1997 IS THE INTERNATIONAL YEAR OF THE REEF: HAVE WE INCREASED OUR AWARENESS?
by - Nancy Terrell
(reprinted from Conservation Magazine - 1997)
As most sailors know, this past year was one of tremendous importance as to the education of the general populace with regards to the state of coral reefs. For those of us lucky enough to live in the Caribbean, this is an extremely relevant concern. Every day we see more and more evidence that the coral reefs that make our islands so beautiful, are receiving increased injury. Damage that will upset not only the ecology of the Caribbean Sea but that will severely disintegrate our tourist industry.
As a part of this worldwide educational year, we have tried to educate the politicians of the Caribbean. Leaders are being faced with the facts that coral reefs in our area are being threatened by factors such as coastal development, runoff from agriculture and development, high-impact tourism, over-fishing and many other causes.
Recently diving and conservation enthusiasts in the BVI participated in Reef Check '97 - an international volunteer effort designed to survey the condition of the world's coral reefs and then use the results to raise public awareness.
The BVI survey was part of a world wide Reef Check which included more than 130 survey teams in 35 different countries. Although all of the results are not in, recent damage to the reefs in the BVI is a certainty as any local diver or snorkeler can tell you.
Coral reefs are home to over 25 percent of all marine life and are among the world's most fragile and endangered ecosystems. In the last few decades, mankind has destroyed over 35 million acres of coral reefs. Reefs off of 93 countries have been damaged by human activity. The BVI is one of them. If the present rate of destruction continues, 70% of the world's coral reefs will be killed within our lifetimes.
There is an enormous amount of development occurring in the British Virgin Islands. This development is happening so rapidly that the government has not had the time to instigate any types of control. As a result, these islands are losing a lot of their natural resources. Construction along the island's coastline has caused soil to erode and rush downstream into the Sir Francis Drake Channel and onto coral reefs. This dirt, silt, or sand makes the water cloudy or muddy and smothers the coral which can't get enough light to survive.
Mangrove trees and seagrasses in the BVI, which normally act as filters for sediment, are also being rapidly destroyed. This has led to an increase in the amount of sediment which reaches coral reefs. Both the reefs and the mangroves are in danger by unchecked activities such as the dredging of salt pond at Beef Island as well as the dredging Sea Cow's Bay for a new marina.
With no restraint for silt control, the rain goes onto the reef and kills it. The water then turns red from all of the soil that is going into it. This is very evident now at Fat Hogs Bay. Developers in the BVI should learn from their neighbors in Puerto Rico and the USVI who have lost some of their most vital reefs due to silt coming down. When this happens the reef is no longer protecting the beach so there is obviously beach erosion.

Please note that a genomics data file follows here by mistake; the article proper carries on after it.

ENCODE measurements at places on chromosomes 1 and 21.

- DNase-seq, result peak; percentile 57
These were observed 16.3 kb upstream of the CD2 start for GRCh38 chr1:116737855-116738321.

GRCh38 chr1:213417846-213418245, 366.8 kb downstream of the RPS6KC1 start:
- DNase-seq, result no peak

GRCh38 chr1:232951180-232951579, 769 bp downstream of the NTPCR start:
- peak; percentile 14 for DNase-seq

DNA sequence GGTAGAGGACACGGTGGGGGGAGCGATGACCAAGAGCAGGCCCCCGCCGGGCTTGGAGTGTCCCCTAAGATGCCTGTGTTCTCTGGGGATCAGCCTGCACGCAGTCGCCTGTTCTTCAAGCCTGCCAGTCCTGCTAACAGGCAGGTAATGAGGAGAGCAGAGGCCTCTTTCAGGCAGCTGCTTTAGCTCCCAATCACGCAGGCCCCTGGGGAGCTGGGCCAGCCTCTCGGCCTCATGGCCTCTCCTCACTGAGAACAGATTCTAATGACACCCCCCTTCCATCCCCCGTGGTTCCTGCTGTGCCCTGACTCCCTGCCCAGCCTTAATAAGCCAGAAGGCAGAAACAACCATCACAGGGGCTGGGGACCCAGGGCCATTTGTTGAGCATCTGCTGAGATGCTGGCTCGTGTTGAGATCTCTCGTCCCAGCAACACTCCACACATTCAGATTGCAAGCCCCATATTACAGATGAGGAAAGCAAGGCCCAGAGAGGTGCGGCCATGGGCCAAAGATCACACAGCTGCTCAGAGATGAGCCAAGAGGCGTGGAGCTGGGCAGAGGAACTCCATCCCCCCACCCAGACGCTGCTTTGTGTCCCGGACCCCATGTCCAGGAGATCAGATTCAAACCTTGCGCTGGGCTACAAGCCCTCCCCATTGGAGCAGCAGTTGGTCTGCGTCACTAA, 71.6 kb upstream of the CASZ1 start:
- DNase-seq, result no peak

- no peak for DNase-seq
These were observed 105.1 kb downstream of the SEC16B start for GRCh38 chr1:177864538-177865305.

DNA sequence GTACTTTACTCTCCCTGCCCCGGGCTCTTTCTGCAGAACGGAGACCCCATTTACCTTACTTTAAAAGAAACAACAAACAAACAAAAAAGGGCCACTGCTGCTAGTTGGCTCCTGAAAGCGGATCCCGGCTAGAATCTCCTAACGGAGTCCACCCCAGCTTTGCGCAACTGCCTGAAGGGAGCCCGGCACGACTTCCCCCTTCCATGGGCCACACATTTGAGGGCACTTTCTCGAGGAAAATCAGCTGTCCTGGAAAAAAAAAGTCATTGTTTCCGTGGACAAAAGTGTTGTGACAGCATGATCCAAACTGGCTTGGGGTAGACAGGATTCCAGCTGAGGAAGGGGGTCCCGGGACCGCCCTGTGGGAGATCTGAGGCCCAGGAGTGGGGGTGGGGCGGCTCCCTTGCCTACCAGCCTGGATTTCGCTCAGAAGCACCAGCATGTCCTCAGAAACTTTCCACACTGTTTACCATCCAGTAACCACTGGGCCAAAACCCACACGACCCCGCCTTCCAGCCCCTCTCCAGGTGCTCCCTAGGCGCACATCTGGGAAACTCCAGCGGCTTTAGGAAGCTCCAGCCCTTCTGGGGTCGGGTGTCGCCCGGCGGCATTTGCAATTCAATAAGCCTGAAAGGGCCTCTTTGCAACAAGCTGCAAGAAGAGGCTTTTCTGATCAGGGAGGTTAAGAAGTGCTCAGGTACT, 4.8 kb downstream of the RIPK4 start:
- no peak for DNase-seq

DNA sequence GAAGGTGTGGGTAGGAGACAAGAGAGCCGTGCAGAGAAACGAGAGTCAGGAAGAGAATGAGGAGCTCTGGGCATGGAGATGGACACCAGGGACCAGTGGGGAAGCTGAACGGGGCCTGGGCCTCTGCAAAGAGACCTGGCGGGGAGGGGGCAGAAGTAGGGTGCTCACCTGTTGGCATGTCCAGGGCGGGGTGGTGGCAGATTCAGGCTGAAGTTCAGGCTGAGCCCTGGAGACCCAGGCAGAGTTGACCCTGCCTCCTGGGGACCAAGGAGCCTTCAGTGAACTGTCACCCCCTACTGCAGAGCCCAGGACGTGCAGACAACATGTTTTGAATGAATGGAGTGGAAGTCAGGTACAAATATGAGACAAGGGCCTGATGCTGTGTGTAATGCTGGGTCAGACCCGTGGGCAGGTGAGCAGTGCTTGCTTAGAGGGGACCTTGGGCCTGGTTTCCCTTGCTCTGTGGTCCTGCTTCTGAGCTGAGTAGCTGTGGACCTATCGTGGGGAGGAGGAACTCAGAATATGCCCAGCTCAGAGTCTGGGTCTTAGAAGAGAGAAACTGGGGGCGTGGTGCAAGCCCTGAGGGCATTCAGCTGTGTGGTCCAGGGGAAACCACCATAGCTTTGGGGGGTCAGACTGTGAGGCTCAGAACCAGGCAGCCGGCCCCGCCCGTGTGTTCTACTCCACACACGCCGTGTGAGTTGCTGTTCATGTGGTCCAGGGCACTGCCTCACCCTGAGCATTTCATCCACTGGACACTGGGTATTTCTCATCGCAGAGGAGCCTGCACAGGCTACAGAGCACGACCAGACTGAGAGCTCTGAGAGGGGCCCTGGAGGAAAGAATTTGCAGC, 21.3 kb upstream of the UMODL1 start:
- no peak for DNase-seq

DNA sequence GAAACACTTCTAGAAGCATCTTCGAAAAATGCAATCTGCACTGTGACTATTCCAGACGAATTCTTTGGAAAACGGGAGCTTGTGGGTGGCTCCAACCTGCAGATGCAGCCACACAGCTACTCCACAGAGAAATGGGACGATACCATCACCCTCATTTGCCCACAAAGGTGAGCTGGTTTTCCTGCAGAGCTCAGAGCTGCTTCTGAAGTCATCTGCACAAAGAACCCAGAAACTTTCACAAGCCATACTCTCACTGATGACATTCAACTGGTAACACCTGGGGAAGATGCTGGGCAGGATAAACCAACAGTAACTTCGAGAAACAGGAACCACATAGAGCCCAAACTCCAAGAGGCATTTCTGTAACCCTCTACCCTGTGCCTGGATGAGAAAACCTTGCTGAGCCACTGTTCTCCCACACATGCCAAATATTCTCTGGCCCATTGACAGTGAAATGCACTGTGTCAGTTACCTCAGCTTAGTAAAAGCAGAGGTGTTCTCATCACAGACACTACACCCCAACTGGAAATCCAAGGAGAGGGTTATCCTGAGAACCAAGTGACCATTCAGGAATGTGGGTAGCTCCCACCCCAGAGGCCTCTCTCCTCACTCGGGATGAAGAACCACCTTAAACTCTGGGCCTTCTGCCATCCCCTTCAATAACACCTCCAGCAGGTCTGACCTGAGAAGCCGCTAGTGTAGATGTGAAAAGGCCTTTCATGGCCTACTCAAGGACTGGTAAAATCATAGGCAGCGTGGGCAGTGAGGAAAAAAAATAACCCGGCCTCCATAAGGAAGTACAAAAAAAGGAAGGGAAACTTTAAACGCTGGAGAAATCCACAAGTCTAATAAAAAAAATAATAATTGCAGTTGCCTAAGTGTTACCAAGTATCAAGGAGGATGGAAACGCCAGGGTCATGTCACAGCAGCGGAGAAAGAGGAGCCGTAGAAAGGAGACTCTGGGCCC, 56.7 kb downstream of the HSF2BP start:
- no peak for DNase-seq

Development is now occurring on both Scrub and Beef Island where no ecological studies have been done. Both islands are major sites for turtle nestings. Turtles are endangered throughout the world yet in the BVI the killing of turtles is legal during the months of December through March.
Fertilizers and sewage dumped into Caribbean waters encourage rapid algae growth which chokes coral polyps and cuts off their supply of light and oxygen. Over-fishing makes this problem even worse because the fish that would normally eat the algae have been captured and killed.
We, living in the Caribbean, must think globally. It is not just our little islands that should concern us. All of us have to accept our part in the larger world. We globally criticize Brazil and their governmental and private destruction of the rain forests but we are doing to our reefs exactly what Brazil is doing to their rain forests.
However, one of the positive things that is happening in the BVI is a meeting of the minds that supposedly will take place during the later part of January. At that time the National Parks Trust, the Department of Conservation and Fisheries, the Marine Biologists at the H. Lavity Stoutt Community College and members of ARK and the community will meet to discuss possible legislation to protect the BVI reefs and mangroves.
Until legislation is passed all we can do is pray - that the developers of "Nature's Little Secret" will not awaken to see that the damage that has already occurred is irreversible and that it is obviously not a secret due to the worldwide publication of the Reef Check 97 Survey Results.